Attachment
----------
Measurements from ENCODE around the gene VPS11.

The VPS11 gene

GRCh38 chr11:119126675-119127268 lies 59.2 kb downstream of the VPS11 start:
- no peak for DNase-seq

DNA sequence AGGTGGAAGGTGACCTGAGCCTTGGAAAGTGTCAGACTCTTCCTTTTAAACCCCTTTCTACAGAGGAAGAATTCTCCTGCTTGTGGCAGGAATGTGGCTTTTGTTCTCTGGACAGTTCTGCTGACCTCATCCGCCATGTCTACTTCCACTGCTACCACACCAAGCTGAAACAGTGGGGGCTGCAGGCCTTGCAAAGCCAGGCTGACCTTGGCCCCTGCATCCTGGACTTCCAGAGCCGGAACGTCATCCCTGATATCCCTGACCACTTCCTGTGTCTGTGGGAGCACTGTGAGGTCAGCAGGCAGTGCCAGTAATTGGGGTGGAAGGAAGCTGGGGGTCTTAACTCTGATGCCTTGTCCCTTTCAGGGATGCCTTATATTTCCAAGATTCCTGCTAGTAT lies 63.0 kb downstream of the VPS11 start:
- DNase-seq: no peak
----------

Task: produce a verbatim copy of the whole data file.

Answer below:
Measurements from ENCODE around the gene VPS11.

The VPS11 gene

GRCh38 chr11:119126675-119127268 lies 59.2 kb downstream of the VPS11 start:
- no peak for DNase-seq

DNA sequence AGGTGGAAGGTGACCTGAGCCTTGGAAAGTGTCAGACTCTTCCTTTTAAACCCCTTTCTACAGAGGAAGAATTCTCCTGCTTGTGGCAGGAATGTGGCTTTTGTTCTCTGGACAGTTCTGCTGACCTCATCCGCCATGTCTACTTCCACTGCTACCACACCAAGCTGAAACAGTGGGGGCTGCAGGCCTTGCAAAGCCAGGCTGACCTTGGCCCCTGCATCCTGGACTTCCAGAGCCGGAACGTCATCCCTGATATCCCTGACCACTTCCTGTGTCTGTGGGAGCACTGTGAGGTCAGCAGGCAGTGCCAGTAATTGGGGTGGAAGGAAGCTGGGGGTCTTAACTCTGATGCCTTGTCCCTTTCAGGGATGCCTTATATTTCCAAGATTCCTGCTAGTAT lies 63.0 kb downstream of the VPS11 start:
- DNase-seq: no peak